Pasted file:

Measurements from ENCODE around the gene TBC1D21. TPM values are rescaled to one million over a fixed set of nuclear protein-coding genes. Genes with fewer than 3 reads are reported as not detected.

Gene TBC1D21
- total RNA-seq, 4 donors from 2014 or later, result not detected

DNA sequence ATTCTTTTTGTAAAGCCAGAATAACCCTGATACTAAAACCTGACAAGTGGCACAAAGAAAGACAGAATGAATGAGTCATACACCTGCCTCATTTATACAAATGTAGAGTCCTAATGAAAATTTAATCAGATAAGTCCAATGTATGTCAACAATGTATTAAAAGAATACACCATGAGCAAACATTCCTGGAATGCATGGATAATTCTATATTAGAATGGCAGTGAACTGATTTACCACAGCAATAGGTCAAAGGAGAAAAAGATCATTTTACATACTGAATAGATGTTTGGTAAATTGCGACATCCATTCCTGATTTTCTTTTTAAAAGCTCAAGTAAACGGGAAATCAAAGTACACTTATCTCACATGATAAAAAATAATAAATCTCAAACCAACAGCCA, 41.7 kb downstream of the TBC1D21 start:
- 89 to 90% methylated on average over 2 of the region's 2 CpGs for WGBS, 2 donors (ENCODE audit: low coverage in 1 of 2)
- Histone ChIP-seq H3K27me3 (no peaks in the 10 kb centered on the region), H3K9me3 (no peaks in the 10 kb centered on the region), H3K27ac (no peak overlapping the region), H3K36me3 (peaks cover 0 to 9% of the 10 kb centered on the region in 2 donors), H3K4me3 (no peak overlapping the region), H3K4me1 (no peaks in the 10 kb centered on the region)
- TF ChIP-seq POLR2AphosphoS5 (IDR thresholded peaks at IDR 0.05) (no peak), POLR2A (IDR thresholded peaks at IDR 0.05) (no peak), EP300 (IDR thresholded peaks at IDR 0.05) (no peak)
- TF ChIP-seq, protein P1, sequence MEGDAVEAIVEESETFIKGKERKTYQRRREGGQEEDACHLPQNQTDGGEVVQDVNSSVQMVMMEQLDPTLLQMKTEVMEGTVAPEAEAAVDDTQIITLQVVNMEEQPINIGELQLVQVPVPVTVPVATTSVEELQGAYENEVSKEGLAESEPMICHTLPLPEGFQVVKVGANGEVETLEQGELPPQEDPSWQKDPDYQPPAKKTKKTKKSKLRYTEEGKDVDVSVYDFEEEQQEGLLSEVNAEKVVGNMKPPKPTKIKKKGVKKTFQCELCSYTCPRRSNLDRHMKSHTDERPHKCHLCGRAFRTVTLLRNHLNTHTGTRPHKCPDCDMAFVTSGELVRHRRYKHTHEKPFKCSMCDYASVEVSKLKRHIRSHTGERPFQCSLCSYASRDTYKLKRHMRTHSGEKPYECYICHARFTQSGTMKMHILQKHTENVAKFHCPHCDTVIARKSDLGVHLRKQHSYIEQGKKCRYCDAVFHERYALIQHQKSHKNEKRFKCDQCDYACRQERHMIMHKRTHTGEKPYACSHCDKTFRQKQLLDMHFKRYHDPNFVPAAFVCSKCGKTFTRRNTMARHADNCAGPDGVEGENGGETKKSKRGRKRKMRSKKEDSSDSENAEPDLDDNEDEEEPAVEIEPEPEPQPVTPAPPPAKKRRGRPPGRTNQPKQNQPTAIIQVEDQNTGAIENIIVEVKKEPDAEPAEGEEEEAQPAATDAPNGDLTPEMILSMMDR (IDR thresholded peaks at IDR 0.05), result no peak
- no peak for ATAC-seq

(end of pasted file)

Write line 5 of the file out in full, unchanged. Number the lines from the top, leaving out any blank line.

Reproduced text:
- 89 to 90% methylated on average over 2 of the region's 2 CpGs for WGBS, 2 donors (ENCODE audit: low coverage in 1 of 2)